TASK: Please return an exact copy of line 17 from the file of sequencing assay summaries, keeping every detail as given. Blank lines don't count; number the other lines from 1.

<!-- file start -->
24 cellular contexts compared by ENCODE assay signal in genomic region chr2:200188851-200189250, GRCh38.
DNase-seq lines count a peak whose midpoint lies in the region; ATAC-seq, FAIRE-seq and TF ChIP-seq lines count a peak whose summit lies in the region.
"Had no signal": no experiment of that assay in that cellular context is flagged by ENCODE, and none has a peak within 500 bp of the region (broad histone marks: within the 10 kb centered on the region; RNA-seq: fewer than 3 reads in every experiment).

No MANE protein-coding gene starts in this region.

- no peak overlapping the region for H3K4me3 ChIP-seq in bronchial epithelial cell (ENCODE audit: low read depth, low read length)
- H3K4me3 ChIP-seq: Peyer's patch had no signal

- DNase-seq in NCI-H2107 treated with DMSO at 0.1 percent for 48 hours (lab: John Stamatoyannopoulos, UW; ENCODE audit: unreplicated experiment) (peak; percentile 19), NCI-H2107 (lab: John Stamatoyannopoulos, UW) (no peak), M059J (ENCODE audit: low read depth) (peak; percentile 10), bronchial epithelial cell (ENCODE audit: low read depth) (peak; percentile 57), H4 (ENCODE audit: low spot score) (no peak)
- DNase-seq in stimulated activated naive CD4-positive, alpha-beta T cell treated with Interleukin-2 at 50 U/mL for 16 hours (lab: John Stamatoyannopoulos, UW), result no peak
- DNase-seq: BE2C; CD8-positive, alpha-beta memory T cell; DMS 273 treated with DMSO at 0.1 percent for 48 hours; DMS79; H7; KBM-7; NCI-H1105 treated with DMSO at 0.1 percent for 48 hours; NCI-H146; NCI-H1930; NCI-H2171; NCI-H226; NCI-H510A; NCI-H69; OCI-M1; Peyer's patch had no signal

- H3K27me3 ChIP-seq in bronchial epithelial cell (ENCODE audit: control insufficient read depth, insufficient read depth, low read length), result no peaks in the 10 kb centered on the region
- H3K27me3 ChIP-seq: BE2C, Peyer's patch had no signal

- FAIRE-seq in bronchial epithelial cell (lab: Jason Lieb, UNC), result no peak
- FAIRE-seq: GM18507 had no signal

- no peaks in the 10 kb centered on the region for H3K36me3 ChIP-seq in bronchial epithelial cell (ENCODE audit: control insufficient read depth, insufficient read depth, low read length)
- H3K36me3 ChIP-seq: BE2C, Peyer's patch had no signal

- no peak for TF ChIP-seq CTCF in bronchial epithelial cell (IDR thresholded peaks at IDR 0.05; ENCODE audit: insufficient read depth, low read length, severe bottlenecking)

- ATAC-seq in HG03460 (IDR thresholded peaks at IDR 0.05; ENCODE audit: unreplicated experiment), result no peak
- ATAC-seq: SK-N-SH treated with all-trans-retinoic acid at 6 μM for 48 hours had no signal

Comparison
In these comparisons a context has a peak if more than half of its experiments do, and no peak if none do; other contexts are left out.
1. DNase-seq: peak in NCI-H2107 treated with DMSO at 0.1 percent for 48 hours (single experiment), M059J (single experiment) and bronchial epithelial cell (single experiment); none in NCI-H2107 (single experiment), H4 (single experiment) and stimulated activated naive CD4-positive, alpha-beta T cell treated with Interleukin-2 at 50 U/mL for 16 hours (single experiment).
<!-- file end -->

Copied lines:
- ATAC-seq in HG03460 (IDR thresholded peaks at IDR 0.05; ENCODE audit: unreplicated experiment), result no peak